Manitou Springs has 9 named Mineral springs in downtown that is fed by the snow from Pikes Peak. Used long ago for "what ails ya" You can go on a tour downtown either guided or by yourself to taste the water from the 9 different springs. Remember to bring a cup! Some of the water sweet, some bitter. A fun thing to do while walking about downtown.
This sight is located in the middle of the city. Here, you can see the training facilities for the folks who represent the US Olympic team in many of the summer sports. There's a free tour of the complex. The tour begins with a short film about the US Olympic effort, then a guide leads the group around the grounds. You only really get to see one or two facilities, but you are allowed to look in any windows of the various buildings within the complex. The tour itself is about a half hour, but you are allowed to wander around a little bit on your way back to the front desk. There is a pretty good sized gift shop on the grounds, with proceeds going to support the athletes.
For an adventurous time, take the "Guided Lantern Tour". I missed it and had to take the regular one, but it was still cool. It was about an hour long tour and this is the first cave I'd ever been in where I was in TOTAL CAVE DARKNESS. It's amazing.
If you like hiking, this is the place to go. I took a small hike, but still saw amazing sights. There were tons of people on the drive, but only a few on the hike. Its beautiful and I definitly recommend it to any hiker.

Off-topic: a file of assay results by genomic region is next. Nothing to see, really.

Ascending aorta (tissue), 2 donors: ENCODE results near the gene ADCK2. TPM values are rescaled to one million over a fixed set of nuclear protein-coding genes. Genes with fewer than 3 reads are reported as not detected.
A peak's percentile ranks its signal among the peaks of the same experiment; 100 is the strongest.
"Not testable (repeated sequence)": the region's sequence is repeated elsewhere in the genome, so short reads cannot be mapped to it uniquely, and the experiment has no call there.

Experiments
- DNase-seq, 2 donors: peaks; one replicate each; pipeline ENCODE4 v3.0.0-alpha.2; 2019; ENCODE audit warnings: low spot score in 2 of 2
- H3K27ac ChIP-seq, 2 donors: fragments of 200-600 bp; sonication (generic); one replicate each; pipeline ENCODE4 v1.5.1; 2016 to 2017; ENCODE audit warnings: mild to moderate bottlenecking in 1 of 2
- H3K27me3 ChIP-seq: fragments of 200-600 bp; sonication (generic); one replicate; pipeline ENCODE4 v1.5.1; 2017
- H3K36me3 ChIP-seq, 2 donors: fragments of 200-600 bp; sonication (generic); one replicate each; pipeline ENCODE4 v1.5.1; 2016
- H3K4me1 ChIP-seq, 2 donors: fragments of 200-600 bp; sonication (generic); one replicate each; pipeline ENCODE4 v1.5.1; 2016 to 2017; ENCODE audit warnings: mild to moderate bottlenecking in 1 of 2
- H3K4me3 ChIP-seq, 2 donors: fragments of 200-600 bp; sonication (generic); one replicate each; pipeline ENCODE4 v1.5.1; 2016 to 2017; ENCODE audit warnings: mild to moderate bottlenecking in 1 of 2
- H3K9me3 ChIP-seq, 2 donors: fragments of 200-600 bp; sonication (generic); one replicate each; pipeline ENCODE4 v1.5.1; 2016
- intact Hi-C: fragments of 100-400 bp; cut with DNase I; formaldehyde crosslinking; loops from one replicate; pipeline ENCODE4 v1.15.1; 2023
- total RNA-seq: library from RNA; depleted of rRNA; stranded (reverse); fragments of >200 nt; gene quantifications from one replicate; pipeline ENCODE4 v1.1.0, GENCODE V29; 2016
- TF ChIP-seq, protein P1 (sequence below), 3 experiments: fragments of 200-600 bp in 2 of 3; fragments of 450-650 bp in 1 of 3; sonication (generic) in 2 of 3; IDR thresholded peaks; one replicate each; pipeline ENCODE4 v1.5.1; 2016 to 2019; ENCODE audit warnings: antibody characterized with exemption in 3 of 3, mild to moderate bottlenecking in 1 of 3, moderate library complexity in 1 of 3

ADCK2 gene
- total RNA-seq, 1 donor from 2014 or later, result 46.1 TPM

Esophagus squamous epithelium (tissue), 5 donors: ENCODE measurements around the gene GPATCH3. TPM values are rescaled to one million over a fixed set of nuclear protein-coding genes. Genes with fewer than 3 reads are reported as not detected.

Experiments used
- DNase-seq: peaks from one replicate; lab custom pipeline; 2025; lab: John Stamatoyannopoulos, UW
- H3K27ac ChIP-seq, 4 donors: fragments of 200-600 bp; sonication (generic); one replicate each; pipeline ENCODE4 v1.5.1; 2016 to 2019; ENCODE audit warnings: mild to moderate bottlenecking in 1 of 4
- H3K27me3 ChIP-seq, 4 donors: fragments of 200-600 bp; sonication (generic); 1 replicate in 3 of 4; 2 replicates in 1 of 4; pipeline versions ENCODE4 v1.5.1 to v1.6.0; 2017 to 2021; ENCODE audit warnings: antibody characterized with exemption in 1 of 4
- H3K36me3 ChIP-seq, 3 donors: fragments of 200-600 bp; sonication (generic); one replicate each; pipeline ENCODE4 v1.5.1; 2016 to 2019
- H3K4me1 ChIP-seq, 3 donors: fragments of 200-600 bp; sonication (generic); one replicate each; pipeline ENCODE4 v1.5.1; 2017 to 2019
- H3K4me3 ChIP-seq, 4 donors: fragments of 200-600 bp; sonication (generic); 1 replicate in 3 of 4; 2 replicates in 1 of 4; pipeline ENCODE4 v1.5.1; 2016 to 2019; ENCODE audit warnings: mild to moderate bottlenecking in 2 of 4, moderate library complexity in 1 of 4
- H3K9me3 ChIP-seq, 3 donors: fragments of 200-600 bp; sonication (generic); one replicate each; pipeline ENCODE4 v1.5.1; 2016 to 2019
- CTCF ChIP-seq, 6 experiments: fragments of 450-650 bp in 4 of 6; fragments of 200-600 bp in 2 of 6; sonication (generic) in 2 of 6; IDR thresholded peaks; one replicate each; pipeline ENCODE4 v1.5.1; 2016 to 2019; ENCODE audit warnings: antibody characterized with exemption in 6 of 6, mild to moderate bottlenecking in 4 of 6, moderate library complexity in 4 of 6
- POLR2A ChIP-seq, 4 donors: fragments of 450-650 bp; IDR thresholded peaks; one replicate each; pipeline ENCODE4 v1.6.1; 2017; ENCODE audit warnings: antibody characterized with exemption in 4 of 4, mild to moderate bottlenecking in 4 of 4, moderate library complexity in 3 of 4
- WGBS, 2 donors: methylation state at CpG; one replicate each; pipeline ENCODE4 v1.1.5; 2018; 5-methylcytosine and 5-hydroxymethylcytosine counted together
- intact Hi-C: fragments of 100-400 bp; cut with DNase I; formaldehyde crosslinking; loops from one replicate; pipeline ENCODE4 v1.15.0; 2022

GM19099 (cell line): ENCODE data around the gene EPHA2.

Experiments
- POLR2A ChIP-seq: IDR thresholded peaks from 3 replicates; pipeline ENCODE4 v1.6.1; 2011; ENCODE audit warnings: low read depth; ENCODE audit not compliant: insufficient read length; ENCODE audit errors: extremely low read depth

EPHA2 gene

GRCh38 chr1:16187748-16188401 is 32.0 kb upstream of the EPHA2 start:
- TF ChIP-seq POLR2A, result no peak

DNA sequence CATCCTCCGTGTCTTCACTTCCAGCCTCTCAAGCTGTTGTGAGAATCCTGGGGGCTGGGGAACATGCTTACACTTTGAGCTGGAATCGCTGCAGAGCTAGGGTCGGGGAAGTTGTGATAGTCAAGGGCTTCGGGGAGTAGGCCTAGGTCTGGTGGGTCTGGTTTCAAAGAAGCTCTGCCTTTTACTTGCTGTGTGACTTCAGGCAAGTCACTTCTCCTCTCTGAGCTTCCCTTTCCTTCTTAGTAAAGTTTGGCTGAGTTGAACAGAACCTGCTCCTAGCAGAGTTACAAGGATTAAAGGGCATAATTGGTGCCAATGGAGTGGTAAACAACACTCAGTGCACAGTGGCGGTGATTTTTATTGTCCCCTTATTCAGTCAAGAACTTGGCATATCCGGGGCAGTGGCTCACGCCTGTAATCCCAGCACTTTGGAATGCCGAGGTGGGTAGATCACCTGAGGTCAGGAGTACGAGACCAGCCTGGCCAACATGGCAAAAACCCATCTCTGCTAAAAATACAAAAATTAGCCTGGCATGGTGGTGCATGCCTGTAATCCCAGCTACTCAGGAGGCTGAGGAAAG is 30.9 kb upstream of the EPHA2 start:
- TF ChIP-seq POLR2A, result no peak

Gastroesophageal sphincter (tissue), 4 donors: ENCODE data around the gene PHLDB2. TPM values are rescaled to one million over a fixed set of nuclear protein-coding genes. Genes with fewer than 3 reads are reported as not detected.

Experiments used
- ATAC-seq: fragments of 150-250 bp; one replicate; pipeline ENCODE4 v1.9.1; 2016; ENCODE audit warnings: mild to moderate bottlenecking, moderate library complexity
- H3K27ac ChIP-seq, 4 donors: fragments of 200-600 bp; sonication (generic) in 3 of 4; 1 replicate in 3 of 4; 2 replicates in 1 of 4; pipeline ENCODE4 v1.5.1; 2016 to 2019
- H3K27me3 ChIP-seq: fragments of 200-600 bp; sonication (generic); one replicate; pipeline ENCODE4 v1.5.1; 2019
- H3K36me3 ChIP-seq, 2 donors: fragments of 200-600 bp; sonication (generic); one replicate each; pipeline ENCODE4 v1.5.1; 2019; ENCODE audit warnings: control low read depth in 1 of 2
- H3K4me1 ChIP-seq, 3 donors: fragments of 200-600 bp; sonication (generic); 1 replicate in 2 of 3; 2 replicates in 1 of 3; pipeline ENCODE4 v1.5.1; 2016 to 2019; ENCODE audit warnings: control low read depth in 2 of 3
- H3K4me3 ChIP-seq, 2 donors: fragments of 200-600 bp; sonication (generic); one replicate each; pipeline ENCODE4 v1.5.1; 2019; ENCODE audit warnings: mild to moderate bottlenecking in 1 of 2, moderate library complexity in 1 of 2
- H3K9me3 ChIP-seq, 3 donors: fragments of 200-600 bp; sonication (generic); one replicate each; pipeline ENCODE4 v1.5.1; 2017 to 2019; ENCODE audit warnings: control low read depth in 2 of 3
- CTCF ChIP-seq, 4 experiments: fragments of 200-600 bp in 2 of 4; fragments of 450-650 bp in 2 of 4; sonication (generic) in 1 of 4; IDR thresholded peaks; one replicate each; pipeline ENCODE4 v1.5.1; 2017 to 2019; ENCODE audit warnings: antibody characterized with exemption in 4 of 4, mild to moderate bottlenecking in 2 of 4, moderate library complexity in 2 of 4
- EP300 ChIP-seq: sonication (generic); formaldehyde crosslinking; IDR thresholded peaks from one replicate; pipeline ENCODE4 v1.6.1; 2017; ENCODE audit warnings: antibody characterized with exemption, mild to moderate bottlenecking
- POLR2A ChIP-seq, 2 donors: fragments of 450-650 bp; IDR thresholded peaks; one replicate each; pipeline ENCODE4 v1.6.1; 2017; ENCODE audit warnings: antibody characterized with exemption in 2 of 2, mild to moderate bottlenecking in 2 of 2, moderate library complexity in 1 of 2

Mozart’s painting (20 foot by 70 foot) on In-Sight Optical store wall at 12 E. Pikes Peak Ave by Kim Polonka.
It was an idea of a store owner to place Mozart’s picture on the wall in 2006, the year of 250th anniversary of Mozart’s birth. The funny thing is that that owner, Dave Fernolz, admitted that although he appreciates classical music, he couldn’t name any of Mozart’s works. :-)
Article in Colorado Springs Business Journal
Bring your children and yourselves to the Uncle Wilber Fountain, and don’t forget swimming suits. The Uncle Wilber Fountain is a statue of a musician who pops out of the fountain with some music. While he does that, water pumps start shooting from the ground. I didn’t see much adults running under water, but I wish to do that.
10 am to 7 pm Sunday-Thursday and
10 am – 9 pm on Friday and Saturday.
Much of what Colorado Springs has to offer is just up the canyon in Manitou Springs. There, you'll find the Cave of the Winds, the Pike's Peak Cog Rail, and the resort town of Manitou Springs.
There is a castle that was built by General Palmer who founded Colorado Springs. It is located just off the entrance to Garden of the Gods,near the headquarters. If you are lucky it will be a day where they will let you drive in to view the castle. Somedays they are having conferences and do not want to be disturbed. Once in the castle area, you can park and go into the shop.
The Castle is now owned by the Navigators. They have these conferences and have guests stay overnight in the castle.
Yes, there are secret passages, and even a bowling alley. You can see from the castle some caves where the Indians used to build fires and watch the activities.
When you come to the little "check in" house, make sure they understand you just want to look, sometimes this works to gain entrance.
You will enjoy this place, I am sure, so give it a shot and try to get in.
For dogs lovers as me, it will be fun to see sculpture of a Great Dane puppy near intersection of Pikes Peak Avenue and Tejon Street. This sculpture was even in Great Dane Magazine. I like because it is cute :-)))
Would you ever think about buying a piece of art from Colorado Springs’ streets? This one with name “Cacti” by Doyle Svenby is for sale. Frankly speaking, I don’t know for how long it is on Pikes Peak Avenue, but it looks very rusty. I liked it for original idea: metal sculpture of cactus stuffed with stones. Who knows, maybe somebody else will like it as I do, and when you are reading this tip, the statue is in someone’s back yard.